An instant, a glance, through the side window as the Interstate rolled by. A patch of forest somehow forgotten, flanked by the usual flattened structures but ignoring them, unkempt and unforgiving. Pale limbs flickering between the trees. She.
You pull off next exit as if contemplating a phone call. No hint of forest in the tall signs for fast food and gas, but there it is, a right and a right and a hard left onto two-lane blacktop, undivided - the Old Road that followed the train tracks, that followed the river, that followed the curve of the land before the freeway learned to ignore it.
Here are the trees, the overgrown edges of last years' world. Here there are the forgotten things. Not wilderness, untouched forever, but a return to wildness, of land once conquered reclaiming its own in the shadow of neglect. Green and yellow, and silvery gray, the colors of lichen and rock... and trees. Reds, blues and oranges all faded to fit the landscape, no longer jarring the restless eye.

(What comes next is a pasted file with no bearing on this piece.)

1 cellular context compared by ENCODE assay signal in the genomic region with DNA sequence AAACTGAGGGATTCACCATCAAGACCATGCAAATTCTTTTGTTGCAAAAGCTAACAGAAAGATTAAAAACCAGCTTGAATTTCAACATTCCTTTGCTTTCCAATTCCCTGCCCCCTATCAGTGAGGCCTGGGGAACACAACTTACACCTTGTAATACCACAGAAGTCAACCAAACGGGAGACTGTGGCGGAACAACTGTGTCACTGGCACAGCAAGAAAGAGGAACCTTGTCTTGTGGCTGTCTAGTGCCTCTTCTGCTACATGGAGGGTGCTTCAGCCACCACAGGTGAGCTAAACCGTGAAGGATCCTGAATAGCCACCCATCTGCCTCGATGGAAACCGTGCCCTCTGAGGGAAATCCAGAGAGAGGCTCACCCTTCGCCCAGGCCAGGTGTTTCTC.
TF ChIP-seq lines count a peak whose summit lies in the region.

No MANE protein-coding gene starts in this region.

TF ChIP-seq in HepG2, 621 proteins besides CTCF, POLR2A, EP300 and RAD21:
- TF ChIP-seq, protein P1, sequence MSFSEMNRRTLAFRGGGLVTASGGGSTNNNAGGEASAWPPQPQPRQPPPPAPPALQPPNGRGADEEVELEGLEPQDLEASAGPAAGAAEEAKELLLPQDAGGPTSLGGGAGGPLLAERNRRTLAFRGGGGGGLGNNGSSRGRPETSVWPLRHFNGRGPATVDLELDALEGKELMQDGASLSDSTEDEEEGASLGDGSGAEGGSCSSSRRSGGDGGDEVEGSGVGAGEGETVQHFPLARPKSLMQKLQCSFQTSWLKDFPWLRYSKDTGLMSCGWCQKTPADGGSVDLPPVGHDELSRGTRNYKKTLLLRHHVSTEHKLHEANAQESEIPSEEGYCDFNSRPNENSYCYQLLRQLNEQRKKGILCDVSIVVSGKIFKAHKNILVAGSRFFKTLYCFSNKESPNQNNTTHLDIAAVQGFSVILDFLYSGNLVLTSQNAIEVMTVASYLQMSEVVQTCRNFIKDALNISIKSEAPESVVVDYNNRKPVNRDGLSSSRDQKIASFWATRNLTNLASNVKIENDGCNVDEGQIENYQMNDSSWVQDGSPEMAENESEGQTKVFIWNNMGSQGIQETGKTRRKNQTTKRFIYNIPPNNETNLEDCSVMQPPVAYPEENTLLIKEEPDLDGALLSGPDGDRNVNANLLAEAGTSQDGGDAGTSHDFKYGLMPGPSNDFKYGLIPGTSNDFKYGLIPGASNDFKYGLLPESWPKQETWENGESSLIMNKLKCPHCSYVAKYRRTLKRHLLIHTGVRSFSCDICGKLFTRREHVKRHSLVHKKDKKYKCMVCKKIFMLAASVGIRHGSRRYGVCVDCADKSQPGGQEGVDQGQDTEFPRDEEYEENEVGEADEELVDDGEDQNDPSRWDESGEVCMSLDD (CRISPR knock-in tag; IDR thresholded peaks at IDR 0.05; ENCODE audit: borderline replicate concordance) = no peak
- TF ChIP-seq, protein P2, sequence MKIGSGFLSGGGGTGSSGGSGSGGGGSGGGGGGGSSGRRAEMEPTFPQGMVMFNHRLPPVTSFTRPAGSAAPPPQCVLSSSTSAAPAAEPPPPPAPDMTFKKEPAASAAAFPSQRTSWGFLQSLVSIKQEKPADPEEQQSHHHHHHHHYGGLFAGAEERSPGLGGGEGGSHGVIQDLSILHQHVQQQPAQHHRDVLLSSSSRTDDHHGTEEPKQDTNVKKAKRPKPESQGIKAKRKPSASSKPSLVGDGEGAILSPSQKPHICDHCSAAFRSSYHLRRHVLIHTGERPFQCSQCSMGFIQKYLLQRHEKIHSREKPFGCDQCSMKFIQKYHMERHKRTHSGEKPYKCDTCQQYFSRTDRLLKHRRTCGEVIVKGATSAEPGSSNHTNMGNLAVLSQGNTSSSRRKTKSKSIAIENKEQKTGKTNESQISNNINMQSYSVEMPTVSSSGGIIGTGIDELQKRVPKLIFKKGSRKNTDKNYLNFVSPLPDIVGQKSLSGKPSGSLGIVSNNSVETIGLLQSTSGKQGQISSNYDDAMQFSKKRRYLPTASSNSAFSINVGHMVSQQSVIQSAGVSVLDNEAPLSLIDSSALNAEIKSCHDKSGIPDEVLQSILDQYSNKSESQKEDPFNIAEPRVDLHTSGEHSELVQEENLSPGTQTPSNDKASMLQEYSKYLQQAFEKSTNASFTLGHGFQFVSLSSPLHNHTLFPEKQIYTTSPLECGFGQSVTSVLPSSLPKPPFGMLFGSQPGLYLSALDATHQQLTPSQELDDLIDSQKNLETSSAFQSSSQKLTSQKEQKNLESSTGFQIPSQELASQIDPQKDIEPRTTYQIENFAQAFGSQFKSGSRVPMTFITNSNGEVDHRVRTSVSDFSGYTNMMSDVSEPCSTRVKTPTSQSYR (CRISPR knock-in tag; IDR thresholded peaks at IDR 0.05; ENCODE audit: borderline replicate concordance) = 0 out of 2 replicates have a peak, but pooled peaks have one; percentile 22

Slower now. Windows down. The air carries springtime with it, fresh flowers and the occasional whiff of skunk. More trees - fewer boxes. And here, a gravel patch above the bend of a stream, down there rippling. Its motion takes over from the car's as you sit, no longer restless. In the trees, a pale flicker... but it is only a deer, this time.
The clack of your door's latch is loud in the stillness, loud enough to drive off the deer in a sudden crashing of underbrush. When you step out of the car onto the uneven stones, you are the only creature whose heart pumps in this place.
Inhaling. Exhaling. These activities are enough, for now.
A sidelong glance. A pale flickering. There, through the trees. She.
©2004 Alan P. Scott. All rights reserved.